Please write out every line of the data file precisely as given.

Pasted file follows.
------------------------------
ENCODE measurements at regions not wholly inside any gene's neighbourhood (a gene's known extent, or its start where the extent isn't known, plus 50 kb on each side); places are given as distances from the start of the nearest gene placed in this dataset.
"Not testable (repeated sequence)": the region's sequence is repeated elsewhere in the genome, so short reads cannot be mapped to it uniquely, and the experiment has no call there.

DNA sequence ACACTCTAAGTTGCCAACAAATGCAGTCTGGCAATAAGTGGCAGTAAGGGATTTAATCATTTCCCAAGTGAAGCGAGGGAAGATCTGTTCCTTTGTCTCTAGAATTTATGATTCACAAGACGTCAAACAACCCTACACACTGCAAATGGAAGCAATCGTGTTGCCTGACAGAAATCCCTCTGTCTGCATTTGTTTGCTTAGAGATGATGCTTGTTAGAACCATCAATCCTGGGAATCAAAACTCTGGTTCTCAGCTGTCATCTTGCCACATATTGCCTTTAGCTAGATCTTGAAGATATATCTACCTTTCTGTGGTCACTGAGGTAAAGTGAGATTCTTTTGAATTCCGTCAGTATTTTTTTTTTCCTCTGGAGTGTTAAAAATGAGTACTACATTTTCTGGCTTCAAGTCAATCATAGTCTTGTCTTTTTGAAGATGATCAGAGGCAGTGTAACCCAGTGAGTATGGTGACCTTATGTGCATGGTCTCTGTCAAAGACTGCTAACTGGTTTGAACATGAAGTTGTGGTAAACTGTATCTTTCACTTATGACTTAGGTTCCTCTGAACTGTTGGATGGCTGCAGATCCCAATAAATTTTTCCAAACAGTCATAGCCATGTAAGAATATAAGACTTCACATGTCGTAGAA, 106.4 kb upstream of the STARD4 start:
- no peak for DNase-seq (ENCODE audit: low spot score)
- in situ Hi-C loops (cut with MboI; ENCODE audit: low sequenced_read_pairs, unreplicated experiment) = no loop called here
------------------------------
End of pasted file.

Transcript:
ENCODE measurements at regions not wholly inside any gene's neighbourhood (a gene's known extent, or its start where the extent isn't known, plus 50 kb on each side); places are given as distances from the start of the nearest gene placed in this dataset.
"Not testable (repeated sequence)": the region's sequence is repeated elsewhere in the genome, so short reads cannot be mapped to it uniquely, and the experiment has no call there.

DNA sequence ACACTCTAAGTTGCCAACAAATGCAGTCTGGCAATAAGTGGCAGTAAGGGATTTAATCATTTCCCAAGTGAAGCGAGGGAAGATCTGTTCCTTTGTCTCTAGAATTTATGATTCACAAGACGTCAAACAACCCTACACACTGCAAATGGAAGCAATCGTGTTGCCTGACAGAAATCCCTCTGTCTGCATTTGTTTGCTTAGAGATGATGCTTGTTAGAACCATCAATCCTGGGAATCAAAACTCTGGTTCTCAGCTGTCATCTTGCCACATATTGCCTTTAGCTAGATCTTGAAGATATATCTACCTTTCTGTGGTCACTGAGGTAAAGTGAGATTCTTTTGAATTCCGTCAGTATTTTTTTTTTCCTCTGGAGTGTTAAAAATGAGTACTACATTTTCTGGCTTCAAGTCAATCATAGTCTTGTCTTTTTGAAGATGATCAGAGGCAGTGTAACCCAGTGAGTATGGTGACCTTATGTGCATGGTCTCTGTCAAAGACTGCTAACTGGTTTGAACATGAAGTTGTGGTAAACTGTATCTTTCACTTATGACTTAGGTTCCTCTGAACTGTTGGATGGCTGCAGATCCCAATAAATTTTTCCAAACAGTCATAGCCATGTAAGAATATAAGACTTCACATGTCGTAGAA, 106.4 kb upstream of the STARD4 start:
- no peak for DNase-seq (ENCODE audit: low spot score)
- in situ Hi-C loops (cut with MboI; ENCODE audit: low sequenced_read_pairs, unreplicated experiment) = no loop called here